He has used at least 11 aliases, but today Ramzi Ahmed Yousef will be known as the alleged "mastermind" of a plot to bomb 11 American airplanes in one day.
Mr. Yousef and two other men, both with their own aliases, will appear in federal court, where they are charged with planning a reign of terror in the skies. Although this trial is expected to take months, Yousef will be back in court again, after this case, to face charges as the leader of the bombing of the World Trade Center in February 1993.
The trials are the culmination of the government's investigation into the World Trade Center bombing, which killed six people and injured thousands. Since almost all the defendants were extradited to the United States from foreign countries, the trial is also a way of sending a message to terrorists around the globe that it is hard to escape the American justice system.
"The case is a demonstration that the US has the capability and intends to pursue terrorists, in this case even someone who has not yet committed the terrorist acts abroad," says Roy Godson, president of the National Strategy Information Center, a Washington think tank that specializes in terrorism and security.
There is still no sign that terrorism is diminishing. Recently, President Clinton made terrorism the focus of a trip to the Middle East. Only last week the FBI warned prominent Jewish leaders, physicians, and businessmen that a Middle East organization may have targeted them. Extra security was provided to Jewish schools and other organizations.
At the moment, it is US policy to seek out suspected terrorists. "If we see more of these threats and retaliation, then the situation changes," says Michael Dobkowski of Hobart and William Smith College in Geneva, N.Y., an expert on Middle East terrorism.
Yousef was captured last December in Pakistan. Yet according to the criminal indictment, Yousef and his co-defendant, Wali Khan Amin Shah, began their alleged terrorism in the Philippines. On Dec. 1, 1994, the indictment says, the pair exploded a bomb in a Manila theater. Then, 10 days later, it is alleged they placed a bomb on Philippines Airlines Flight 434 bound for Tokyo. The bomb exploded in flight, killing one passenger.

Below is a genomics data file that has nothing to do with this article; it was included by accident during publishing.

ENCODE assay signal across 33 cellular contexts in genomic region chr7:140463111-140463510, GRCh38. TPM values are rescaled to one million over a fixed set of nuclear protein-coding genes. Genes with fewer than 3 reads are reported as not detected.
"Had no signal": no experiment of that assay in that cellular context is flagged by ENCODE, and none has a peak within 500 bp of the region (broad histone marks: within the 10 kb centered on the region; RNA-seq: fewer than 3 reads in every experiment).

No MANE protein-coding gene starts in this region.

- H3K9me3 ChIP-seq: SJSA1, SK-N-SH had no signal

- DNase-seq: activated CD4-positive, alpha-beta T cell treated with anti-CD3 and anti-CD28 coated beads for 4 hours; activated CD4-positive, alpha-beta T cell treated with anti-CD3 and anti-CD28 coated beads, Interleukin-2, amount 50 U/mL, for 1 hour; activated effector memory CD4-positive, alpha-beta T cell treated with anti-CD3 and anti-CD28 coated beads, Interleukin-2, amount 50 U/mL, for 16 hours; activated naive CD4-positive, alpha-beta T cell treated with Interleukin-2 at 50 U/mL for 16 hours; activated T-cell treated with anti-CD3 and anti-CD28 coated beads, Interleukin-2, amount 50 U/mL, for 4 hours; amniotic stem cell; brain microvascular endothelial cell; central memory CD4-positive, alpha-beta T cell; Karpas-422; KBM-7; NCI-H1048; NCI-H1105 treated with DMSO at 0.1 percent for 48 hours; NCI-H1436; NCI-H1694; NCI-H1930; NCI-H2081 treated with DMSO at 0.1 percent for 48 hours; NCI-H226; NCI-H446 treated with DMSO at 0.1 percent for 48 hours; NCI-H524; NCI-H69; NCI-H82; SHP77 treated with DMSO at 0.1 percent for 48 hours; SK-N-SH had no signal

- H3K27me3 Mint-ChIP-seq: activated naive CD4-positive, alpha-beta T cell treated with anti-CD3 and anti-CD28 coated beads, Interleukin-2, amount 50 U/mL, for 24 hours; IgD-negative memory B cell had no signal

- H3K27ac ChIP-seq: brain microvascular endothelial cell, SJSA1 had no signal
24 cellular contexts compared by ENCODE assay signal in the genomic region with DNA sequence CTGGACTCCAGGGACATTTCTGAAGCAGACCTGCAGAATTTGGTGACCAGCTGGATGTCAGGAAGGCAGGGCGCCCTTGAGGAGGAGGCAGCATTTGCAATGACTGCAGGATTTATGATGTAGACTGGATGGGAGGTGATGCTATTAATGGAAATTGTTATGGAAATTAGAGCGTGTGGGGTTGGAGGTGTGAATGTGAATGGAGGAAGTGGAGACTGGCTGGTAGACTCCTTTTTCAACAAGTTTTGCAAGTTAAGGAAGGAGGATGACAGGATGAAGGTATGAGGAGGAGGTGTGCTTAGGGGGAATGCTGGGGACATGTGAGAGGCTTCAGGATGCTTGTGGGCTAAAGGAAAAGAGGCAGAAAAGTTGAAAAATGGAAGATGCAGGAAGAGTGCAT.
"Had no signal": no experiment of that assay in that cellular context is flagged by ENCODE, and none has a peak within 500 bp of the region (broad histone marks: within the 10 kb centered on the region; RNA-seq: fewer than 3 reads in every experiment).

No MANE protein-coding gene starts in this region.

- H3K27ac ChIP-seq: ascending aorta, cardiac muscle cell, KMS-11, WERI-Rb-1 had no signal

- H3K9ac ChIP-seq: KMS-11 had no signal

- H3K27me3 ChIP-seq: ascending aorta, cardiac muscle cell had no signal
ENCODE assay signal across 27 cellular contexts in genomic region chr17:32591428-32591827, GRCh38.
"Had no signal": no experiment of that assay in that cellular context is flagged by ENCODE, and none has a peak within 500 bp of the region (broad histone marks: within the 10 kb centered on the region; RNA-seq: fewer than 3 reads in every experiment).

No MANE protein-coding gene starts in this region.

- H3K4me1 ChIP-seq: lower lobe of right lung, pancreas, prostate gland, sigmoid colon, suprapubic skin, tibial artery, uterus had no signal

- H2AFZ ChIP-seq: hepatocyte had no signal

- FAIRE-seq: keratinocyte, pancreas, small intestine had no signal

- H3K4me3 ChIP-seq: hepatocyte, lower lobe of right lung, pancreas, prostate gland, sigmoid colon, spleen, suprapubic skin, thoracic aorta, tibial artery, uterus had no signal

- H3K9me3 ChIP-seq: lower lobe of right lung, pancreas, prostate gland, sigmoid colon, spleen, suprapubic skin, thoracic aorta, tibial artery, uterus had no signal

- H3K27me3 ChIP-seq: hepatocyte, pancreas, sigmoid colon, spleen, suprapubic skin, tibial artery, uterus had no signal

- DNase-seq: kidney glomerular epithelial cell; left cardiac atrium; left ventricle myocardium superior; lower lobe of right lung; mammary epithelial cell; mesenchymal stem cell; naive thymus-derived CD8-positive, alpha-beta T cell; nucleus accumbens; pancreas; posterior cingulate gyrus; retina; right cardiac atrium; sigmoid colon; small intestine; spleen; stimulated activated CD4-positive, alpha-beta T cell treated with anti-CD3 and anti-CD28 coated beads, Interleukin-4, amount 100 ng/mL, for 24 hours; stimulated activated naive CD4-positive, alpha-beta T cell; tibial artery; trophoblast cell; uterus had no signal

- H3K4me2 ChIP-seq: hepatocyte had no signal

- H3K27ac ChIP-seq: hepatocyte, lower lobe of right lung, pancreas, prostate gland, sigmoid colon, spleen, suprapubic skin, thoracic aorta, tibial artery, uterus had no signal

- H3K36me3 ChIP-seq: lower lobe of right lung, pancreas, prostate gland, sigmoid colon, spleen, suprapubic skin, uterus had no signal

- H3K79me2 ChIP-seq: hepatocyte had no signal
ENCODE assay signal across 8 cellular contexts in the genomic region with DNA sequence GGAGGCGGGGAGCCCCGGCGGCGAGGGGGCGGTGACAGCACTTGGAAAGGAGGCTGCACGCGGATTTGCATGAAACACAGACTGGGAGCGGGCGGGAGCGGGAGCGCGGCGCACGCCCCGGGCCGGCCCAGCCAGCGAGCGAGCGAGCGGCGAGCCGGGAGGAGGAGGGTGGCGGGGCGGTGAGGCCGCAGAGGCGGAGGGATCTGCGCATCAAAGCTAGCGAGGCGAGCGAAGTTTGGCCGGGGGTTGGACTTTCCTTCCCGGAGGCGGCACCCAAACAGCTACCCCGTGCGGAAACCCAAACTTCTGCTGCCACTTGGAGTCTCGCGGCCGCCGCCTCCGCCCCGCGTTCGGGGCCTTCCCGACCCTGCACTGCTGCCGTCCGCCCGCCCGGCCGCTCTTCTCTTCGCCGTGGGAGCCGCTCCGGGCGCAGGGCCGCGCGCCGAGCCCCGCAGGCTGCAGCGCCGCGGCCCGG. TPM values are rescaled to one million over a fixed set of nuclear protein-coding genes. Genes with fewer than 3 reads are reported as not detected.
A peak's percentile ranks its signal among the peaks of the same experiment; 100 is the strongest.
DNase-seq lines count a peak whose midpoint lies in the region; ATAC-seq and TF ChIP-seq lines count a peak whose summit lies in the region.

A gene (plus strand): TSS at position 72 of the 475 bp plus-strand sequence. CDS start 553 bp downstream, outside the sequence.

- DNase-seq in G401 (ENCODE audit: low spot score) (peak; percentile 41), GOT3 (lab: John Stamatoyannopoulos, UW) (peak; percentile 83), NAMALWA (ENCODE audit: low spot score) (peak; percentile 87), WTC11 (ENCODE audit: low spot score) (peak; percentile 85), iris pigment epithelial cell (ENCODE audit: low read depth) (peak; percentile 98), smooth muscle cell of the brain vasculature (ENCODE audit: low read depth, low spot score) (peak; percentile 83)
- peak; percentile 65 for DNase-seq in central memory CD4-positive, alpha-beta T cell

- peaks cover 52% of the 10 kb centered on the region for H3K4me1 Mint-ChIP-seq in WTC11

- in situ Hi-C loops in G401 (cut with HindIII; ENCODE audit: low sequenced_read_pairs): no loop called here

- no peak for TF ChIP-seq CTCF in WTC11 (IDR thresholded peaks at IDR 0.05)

The government claims that a month later Yousef, using a computer, started planning the times for detonating bombs aboard US airplanes. The government claims to have found in the computer a letter taking credit for the bombings. The letter threatened to attack US targets "in response to the financial, political and military assistance given to the Jewish state in the occupied land of Palestine by the American government." The plot prompted intensified security at airports around the world.
If this evidence is presented, it could be very damaging. "It is equal to a diary for the plans for his own criminal actions and plans to congratulate himself," says Robert Pugsley, a professor of law at Southwestern University School of Law in Los Angeles.
In Manila, the government claims, Yousef started constructing bombs in his apartment, which he accidentally set on fire. After he fled, the police claim to have found nitroglycerin, bomb manuals, and timers.
Yousef fled to Pakistan, where he was later captured. He claims he was tortured while in Pakistani custody. Mr. Pugsley says it is likely anything Yousef told the Pakistani police would be admissible as evidence as long as there was no sign that the US government participated in the alleged torture.
Once the FBI took custody of Yousef, agents extracted a confession of sorts from him. But this element of the case came under fire last Thursday when an FBI agent testified that he did not read Yousef his rights until he spoken to him for about five minutes. In addition, the agent could not remember if he told Yousef that anything Yousef said could be used against him. "To me it is unbelievable that the FBI could be that sloppy, especially in a case of this magnitude," Pugsley says.